I've done some half-assed builds. Currently using a diy channel switcher.
Been procrastinating a build of a rangemaster clone (the thing tony iommi and kk downing/tipton used to boost amps on all the 70's records). Ultimately haven't built anything more complicated cause I haven't had the need. Silicon fuzzes and booster pedals are notoriously easy. There are several <10 parts count schematics out there.
Kits are the way to go for a total beginner if you don't know how/where to buy electronic parts and how to look for the right types and such (tayda is the best site for individual parts), and many freely available schematics only give you general ideas of what parts could work, best to buy a kit with tried-and-true values for all the parts.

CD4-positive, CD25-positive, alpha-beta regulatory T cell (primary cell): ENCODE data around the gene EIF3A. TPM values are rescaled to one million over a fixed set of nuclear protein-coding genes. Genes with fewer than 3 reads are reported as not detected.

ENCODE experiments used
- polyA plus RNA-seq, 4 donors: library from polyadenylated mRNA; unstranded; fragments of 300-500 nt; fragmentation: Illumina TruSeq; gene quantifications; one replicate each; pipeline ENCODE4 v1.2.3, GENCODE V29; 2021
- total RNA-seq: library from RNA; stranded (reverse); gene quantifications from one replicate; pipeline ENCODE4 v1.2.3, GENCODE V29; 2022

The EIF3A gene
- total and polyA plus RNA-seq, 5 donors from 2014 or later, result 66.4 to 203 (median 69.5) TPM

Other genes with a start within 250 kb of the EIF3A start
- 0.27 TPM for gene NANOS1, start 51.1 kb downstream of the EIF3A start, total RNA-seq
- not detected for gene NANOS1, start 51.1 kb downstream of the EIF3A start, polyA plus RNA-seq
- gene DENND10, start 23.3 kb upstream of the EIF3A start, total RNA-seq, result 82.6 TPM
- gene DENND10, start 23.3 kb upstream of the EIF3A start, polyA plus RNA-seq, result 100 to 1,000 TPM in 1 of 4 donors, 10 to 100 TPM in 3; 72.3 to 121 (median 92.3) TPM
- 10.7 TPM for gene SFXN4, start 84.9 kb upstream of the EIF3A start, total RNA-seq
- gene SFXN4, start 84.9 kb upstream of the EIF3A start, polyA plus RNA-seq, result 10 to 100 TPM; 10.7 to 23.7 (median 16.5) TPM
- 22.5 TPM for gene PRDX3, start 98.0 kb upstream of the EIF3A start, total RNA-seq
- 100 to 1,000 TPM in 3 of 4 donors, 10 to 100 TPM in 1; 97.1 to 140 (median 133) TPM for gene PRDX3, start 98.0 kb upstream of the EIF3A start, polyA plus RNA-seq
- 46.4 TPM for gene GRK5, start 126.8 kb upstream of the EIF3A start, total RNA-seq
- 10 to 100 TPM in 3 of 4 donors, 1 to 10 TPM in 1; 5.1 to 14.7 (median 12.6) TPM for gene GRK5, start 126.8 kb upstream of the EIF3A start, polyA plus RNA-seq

The amount of electronics you need to know is relatively small, and soldering technique isn't awfully hard to learn if you have a temperature controlled iron. Much like cooking, you don't need to know all the science underneath and still be good at it, but it really helps if you have an understanding of kirchoff's laws and how a transistor works, because most of the famous beginner boost/fuzz circuits are something comparable to exercises in an analog electronics class in my experience. Basically it's only marginally harder than changing the pickups/wiring on a guitar.
One word of advice is if you get kits, get PCB kits. Breadboard/veroboard is harder to learn on. If you do go with vero use lots of space and don't worry about getting the circuit to fit in a small enclosure, bunching parts together as a beginner is a quick way to get stuff shorting out together if your soldering technique isn't great. Always use a hot iron (above 400 F) and apply heat for the shortest amount of time possible to avoid damaging parts when soldering.
There are a number of proco rat kits available, you should try one of those.